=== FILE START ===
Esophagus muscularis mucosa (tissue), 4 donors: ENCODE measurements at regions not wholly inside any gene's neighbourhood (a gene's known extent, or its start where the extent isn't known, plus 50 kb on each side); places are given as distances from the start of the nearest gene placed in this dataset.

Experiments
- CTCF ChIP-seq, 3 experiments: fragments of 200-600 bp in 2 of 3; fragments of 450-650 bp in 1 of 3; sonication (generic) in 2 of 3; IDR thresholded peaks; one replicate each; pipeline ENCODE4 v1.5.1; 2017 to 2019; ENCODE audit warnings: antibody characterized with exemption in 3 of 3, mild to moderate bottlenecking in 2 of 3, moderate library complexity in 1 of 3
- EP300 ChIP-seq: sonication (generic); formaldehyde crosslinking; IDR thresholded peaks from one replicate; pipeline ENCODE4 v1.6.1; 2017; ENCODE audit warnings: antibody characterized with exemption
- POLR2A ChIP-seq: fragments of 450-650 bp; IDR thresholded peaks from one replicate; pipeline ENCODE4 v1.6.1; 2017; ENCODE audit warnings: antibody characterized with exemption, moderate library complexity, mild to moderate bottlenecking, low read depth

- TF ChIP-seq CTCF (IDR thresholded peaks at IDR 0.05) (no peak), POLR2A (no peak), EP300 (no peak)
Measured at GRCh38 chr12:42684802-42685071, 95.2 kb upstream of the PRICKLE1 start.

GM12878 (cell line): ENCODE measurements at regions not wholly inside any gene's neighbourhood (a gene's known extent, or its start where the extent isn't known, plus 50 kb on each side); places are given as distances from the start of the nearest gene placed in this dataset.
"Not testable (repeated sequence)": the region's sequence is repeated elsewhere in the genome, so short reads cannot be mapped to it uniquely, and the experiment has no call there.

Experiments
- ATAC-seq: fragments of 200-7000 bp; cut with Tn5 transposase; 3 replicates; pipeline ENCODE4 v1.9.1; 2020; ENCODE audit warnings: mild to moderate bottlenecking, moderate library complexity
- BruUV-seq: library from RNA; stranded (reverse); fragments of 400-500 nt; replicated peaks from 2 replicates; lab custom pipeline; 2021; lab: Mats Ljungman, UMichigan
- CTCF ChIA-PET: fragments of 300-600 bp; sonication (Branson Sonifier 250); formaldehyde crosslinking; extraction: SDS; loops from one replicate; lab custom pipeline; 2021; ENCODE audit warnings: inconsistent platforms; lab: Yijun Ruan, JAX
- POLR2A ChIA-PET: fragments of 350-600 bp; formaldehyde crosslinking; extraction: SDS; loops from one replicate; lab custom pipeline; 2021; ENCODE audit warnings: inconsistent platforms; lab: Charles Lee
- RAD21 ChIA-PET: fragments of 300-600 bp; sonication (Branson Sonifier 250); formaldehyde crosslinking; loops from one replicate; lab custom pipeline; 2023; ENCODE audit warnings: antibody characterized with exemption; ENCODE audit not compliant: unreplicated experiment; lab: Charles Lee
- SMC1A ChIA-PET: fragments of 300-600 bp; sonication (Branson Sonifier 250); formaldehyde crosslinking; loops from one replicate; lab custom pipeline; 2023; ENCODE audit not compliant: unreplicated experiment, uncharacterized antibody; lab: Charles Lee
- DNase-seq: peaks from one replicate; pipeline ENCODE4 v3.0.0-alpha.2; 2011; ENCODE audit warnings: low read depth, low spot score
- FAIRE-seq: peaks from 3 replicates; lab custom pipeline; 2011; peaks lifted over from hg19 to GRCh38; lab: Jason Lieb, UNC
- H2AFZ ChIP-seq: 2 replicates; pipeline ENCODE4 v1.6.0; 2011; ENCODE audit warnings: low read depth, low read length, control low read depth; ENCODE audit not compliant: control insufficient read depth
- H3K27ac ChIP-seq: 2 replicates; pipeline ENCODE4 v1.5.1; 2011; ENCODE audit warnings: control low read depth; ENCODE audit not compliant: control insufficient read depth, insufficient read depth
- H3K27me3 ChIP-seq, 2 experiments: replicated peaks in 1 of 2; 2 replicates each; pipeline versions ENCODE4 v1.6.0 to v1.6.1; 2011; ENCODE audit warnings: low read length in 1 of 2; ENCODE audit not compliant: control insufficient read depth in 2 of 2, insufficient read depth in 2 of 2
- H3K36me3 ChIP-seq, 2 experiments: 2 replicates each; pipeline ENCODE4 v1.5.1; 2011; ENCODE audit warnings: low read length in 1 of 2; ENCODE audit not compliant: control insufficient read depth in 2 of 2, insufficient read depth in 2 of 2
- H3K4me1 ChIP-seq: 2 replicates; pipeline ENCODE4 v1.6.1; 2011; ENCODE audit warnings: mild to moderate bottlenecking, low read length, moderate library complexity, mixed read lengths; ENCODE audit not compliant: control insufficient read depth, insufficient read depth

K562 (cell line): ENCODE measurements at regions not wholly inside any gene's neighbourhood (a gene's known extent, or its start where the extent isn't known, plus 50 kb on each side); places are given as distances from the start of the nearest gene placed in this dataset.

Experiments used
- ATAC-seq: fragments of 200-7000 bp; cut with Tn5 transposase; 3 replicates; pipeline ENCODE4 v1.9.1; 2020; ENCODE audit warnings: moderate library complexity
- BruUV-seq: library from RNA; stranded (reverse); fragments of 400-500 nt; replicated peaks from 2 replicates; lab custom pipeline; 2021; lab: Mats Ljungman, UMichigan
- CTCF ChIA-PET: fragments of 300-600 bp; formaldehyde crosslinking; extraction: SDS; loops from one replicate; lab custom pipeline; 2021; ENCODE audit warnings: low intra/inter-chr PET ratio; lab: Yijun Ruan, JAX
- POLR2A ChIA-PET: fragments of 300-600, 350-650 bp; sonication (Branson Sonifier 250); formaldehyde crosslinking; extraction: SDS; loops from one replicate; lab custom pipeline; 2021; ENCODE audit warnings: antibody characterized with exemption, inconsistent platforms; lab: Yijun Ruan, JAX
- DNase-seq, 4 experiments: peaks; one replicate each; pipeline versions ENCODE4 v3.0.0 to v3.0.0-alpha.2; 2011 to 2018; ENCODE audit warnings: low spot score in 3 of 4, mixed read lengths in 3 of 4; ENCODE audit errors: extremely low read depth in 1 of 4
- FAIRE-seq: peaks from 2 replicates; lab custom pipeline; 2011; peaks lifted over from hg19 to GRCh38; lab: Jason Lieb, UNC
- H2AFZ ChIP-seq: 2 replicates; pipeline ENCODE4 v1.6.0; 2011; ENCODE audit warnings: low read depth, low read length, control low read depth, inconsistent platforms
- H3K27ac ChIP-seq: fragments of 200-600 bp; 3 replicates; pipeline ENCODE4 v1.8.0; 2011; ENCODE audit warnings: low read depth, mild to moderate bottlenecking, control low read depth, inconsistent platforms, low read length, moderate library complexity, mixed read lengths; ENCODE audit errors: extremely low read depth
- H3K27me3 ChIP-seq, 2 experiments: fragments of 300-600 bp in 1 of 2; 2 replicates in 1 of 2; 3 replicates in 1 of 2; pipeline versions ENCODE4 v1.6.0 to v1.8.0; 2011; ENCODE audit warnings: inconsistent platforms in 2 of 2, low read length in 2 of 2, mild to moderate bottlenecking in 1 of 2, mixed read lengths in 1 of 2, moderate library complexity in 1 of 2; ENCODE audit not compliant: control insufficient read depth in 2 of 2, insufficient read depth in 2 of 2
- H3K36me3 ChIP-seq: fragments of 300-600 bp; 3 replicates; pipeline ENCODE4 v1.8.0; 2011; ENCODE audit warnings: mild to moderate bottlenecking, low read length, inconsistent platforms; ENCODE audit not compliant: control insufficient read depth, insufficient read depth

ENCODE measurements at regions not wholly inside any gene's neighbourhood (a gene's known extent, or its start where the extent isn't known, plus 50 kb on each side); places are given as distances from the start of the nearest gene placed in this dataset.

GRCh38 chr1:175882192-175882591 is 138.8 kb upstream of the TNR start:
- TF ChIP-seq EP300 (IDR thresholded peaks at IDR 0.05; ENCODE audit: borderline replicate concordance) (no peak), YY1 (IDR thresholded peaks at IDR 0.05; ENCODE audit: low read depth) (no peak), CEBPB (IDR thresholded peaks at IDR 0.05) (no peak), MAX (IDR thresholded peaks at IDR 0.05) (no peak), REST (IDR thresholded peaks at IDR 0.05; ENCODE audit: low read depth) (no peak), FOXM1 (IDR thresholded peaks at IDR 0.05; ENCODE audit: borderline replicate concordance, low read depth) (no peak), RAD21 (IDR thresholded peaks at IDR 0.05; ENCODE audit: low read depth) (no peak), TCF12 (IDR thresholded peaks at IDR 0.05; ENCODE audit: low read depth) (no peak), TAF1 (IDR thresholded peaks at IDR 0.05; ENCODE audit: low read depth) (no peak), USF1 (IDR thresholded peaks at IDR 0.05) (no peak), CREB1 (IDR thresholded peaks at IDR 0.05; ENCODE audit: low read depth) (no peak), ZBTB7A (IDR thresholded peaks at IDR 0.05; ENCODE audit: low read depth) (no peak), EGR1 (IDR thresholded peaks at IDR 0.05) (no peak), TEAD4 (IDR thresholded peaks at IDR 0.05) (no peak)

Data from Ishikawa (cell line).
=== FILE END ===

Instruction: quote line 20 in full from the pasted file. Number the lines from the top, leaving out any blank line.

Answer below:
- H3K27ac ChIP-seq: 2 replicates; pipeline ENCODE4 v1.5.1; 2011; ENCODE audit warnings: control low read depth; ENCODE audit not compliant: control insufficient read depth, insufficient read depth